Democrats decided to play ball to get what they wanted on policy...
Democrats have tried to advance their policy priorities through negotiations instead of walking away from the table, even though they know Trump's political fortunes depend on economic relief.
They certainly helped get the money flowing: The bill went from draft to law in a week, and Trump signed it Friday. But did Democrats achieve their goals by playing ball?
A review of the CARES Act suggests Democrats did manage to influence its direction, shifting some of its aid to individuals towards lower-income families, while imposing some conditions on its aid to businesses changes that Trump is already taking credit for. They also successfully inserted some oversight provisions that Trump has already vowed to ignore.
The Senate passed the CARES Act by a 96-0 margin late Wednesday, and the Democratic-controlled House followed suit in an overwhelming voice vote Friday. It was a far cry from the partisan obstruction of 2009, when only three Republicans helped Obama pass his stimulus bill in his first month in office and one of them, the late Senator Arlen Specter, faced such an intense backlash from his own party that he decided to become a Democrat. This time, the Democratic opposition helped craft the response to the emergency even though it gave Trump a bipartisan victory and the president still refused to invite any Democrats to his bill-signing ceremony.
The 880-page legislation does include plenty of random spending items proposed by House Democrats, like $25 million for the Kennedy Center for the Performing Arts and $45 million for the Agricultural Marketing Service. A few of those line items represent big-ticket investments in Democratic priorities, like $25 billion for transit agencies ravaged by the pandemic and $10 billion for the financially troubled Post Office.
The Democrats generally wanted more than Republicans wanted for health and families, and they generally got their way, while the two parties generally agreed on a $366 billion small business bailout that includes strong protections for workers. It's the big-business bailout where Democrats mostly caved and that's the piece of the legislation that raises the most questions, because it's dramatically different from any bailout the U.S. has ever done before.
House Speaker Nancy Pelosi and Senate Minority Leader Charles Schumer laid down an early marker that they wouldn't support a bill without "a Marshall Plan to rebuild our health care infrastructure on a continental scale and ensure the resources are there to test and treat everyone who needs it." There is about $180 billion in health-related spending in the CARES Act, including $100 billion to help overstretched hospitals, which was more than twice as much as Republicans proposed.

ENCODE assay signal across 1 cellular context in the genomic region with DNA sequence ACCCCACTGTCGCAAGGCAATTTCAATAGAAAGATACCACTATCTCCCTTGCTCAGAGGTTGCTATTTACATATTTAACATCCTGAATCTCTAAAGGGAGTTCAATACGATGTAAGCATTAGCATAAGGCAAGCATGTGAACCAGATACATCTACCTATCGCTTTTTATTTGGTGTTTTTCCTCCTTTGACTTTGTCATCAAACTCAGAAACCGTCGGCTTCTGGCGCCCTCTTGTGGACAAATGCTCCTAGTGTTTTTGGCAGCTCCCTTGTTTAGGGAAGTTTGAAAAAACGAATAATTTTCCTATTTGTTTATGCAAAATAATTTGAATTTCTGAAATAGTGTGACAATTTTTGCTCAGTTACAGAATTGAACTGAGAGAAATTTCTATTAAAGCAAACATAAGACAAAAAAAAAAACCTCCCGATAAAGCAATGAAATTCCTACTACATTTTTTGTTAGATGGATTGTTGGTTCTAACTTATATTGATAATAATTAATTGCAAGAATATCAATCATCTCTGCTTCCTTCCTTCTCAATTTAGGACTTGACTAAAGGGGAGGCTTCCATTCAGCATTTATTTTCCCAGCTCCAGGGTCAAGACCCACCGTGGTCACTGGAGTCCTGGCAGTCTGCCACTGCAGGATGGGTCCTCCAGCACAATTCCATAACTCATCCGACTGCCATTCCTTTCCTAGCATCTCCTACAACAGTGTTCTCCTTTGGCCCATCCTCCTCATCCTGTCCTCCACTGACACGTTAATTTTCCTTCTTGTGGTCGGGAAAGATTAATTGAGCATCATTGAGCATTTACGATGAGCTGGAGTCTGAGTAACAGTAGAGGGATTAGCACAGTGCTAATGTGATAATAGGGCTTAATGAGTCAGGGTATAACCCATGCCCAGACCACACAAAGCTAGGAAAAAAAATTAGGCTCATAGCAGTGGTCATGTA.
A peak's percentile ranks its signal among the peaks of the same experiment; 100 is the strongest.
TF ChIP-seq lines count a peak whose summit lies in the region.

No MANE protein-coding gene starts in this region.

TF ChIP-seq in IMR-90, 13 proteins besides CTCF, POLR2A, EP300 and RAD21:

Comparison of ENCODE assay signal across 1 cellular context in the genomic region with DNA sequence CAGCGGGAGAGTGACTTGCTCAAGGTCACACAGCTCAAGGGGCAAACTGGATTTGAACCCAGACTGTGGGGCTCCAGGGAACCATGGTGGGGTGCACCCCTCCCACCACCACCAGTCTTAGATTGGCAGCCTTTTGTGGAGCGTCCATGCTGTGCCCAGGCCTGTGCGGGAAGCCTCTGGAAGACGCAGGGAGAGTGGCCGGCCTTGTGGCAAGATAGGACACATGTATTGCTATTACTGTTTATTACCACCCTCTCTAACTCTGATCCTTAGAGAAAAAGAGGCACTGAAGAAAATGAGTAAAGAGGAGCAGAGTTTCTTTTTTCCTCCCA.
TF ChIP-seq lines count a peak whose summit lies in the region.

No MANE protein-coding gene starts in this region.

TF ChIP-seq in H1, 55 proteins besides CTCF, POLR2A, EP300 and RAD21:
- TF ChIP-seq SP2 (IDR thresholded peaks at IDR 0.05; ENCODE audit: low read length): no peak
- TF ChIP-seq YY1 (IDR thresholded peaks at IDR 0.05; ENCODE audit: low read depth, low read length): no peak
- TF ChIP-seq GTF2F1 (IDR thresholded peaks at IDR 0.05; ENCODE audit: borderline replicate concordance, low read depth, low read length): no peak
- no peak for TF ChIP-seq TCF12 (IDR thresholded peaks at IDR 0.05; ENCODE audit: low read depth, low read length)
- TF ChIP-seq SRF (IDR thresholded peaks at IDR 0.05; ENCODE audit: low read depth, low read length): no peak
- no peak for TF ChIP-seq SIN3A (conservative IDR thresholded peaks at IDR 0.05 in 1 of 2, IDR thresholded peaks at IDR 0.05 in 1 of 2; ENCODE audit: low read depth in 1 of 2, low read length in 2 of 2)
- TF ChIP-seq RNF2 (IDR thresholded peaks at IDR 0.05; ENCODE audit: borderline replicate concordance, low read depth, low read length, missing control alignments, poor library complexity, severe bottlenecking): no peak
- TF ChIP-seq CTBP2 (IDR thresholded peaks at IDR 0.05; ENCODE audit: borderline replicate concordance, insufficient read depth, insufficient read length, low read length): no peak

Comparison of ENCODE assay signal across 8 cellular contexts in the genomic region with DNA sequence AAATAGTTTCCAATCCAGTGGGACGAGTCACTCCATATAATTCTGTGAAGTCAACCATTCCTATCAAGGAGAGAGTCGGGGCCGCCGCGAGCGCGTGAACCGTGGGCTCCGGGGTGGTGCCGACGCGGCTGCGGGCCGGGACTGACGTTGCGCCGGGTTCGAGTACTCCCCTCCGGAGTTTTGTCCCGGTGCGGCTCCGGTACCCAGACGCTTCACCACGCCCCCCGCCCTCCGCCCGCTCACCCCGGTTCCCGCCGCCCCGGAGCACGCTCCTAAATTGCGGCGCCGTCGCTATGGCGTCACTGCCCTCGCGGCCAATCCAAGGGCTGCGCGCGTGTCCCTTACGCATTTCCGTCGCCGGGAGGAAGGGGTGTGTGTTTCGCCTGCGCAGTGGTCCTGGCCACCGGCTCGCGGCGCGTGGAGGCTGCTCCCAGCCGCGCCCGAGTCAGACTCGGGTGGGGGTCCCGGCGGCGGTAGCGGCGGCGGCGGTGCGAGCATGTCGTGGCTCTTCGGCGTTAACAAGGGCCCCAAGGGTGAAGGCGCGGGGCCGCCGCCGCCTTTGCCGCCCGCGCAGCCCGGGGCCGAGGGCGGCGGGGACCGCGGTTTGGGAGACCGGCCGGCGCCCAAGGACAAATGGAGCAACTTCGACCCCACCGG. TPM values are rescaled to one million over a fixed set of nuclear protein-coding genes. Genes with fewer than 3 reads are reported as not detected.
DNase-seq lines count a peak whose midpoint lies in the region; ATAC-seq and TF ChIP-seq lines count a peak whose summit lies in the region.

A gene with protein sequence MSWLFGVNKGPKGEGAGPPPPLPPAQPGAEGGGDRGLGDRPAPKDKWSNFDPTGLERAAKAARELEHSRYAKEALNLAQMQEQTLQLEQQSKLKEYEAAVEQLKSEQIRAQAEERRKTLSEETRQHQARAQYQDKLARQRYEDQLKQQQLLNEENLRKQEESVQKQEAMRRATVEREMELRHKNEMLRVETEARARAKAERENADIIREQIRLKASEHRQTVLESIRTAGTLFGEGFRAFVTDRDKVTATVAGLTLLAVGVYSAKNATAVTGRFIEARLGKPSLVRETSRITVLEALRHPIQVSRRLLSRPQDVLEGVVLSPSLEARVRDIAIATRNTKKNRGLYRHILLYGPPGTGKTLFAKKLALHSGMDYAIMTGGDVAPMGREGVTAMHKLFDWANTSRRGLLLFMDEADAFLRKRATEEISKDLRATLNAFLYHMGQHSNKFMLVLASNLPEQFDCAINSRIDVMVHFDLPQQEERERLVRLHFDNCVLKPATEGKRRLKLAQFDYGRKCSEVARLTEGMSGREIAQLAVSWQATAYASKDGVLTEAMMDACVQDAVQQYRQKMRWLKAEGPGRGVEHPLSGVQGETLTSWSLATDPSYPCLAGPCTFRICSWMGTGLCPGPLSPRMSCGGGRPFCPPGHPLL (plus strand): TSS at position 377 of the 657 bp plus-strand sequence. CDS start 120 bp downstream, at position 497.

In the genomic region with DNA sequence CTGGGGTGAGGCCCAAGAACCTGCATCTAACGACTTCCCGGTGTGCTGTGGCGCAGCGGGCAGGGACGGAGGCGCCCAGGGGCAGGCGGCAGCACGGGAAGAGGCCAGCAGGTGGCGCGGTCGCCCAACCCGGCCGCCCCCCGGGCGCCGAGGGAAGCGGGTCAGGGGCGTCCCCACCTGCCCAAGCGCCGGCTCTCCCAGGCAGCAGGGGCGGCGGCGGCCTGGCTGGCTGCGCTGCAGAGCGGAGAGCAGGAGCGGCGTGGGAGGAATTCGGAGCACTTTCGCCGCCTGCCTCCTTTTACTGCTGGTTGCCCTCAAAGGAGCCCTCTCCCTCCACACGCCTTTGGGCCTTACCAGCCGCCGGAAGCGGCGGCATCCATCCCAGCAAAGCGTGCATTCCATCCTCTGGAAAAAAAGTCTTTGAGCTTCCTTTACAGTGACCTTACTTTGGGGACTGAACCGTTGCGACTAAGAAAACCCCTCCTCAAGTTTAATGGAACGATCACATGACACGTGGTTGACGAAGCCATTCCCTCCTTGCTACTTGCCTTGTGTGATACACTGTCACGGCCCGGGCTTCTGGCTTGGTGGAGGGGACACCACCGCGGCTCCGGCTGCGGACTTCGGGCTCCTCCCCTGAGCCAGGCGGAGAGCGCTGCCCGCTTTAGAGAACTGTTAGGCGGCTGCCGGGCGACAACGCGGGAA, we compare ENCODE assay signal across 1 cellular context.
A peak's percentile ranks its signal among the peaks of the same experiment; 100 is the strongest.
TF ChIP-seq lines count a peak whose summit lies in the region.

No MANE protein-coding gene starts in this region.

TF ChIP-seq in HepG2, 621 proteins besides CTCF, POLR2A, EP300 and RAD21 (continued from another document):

But other than a $1 billion provision that could be used on diagnostic tests if President Trump invokes the Defense Production Act to manufacture them, it doesn't appear to do much to accelerate the kind of all-out COVID-19 testing and follow-up that helped South Korea control the virus. America is still lagging on testing, and this bill won't fix that.
Former Maryland health commissioner Joshua Sharfstein says helping hospitals handle the coming surge of coronavirus victims will be necessary but not sufficient to fight the pandemic. "This is a public health crisis as well as a medical crisis," says Sharfstein, who also served as deputy director of Obama's FDA and is now a dean for public health at Johns Hopkins. "We need to stand up a massive public health response if we're going to get this under control."
Pelosi and Schumer have been boasting about their victories for health spending in the CARES Act - and Senate Majority Leader Mitch McConnell has crowed about them, too - but the bill will not ensure tests for anyone who needs them or launch a systemic approach to prevent the virus from spreading. Democratic senator Elizabeth Warren of Massachusetts wrote a Medium essay Thursday calling on Congress to pass additional legislation that would dramatically increase America's diagnostic testing capacity, but now the Senate has recessed until April 20. The only way for Washington to address this problem before then would be for Trump to address it himself - and he claims Americans can already get tested whenever they want.